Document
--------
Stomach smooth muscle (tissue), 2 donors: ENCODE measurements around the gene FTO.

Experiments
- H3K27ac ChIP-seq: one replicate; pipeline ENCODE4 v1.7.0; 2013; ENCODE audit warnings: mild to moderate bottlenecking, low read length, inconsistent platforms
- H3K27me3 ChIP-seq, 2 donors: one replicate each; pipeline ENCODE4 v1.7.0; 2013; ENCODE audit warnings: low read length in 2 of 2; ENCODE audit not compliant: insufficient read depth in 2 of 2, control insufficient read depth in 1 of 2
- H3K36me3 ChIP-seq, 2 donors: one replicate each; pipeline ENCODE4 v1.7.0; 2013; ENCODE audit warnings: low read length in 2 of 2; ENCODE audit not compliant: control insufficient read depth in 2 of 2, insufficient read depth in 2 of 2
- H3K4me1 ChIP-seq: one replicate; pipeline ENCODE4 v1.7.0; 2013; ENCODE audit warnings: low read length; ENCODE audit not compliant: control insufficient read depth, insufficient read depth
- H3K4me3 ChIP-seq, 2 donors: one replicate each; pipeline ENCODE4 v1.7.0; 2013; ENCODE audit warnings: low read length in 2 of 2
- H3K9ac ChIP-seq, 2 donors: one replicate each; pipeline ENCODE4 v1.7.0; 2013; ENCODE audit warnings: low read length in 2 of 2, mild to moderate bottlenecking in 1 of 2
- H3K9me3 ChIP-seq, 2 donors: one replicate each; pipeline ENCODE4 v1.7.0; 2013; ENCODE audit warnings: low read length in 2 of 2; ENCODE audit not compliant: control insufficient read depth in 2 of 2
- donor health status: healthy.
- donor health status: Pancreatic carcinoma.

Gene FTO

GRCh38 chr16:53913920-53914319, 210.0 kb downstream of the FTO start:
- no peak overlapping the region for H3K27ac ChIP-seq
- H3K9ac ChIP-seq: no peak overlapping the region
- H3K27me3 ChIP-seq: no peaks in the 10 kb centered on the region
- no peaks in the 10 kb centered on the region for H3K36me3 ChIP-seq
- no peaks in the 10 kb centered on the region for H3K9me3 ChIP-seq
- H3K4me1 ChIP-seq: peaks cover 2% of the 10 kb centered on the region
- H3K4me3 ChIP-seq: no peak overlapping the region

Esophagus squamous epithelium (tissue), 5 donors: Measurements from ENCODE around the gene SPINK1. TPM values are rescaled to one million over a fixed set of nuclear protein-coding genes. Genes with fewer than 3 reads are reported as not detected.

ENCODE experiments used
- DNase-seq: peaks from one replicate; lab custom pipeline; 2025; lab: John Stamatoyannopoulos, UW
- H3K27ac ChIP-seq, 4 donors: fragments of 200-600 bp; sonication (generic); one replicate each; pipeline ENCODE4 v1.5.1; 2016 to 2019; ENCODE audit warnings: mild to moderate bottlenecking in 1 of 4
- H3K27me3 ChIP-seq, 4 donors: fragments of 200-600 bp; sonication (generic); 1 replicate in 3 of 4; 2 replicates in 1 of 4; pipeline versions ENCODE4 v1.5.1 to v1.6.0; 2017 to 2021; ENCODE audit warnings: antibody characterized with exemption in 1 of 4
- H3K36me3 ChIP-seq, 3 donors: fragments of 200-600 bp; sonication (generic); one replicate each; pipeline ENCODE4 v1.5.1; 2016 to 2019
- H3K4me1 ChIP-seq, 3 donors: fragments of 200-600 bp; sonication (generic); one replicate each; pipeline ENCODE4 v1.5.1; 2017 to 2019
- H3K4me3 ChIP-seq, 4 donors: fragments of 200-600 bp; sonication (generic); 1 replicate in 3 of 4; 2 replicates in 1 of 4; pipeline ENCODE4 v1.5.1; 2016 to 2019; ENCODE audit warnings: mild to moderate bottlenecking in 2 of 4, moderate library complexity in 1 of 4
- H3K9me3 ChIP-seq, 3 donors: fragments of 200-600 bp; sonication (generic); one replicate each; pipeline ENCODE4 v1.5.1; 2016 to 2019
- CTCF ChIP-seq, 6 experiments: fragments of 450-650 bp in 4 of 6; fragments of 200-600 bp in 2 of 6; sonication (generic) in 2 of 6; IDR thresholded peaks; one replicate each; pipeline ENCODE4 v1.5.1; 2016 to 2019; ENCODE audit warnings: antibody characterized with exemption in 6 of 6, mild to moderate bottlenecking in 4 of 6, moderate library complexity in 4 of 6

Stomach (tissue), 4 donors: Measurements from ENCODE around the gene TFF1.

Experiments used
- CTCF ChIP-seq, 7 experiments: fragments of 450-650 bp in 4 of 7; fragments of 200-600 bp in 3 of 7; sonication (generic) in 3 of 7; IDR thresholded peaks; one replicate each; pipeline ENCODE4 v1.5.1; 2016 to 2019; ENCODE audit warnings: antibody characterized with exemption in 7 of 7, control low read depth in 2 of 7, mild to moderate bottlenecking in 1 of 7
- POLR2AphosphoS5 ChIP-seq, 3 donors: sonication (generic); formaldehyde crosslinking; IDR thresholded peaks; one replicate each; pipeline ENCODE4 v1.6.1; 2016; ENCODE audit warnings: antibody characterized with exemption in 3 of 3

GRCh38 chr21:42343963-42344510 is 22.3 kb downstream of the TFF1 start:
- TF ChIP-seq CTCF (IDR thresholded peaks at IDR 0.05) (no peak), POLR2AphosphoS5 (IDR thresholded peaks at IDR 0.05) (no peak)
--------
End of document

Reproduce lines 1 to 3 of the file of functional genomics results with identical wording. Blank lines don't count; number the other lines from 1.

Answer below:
Stomach smooth muscle (tissue), 2 donors: ENCODE measurements around the gene FTO.

Experiments
- H3K27ac ChIP-seq: one replicate; pipeline ENCODE4 v1.7.0; 2013; ENCODE audit warnings: mild to moderate bottlenecking, low read length, inconsistent platforms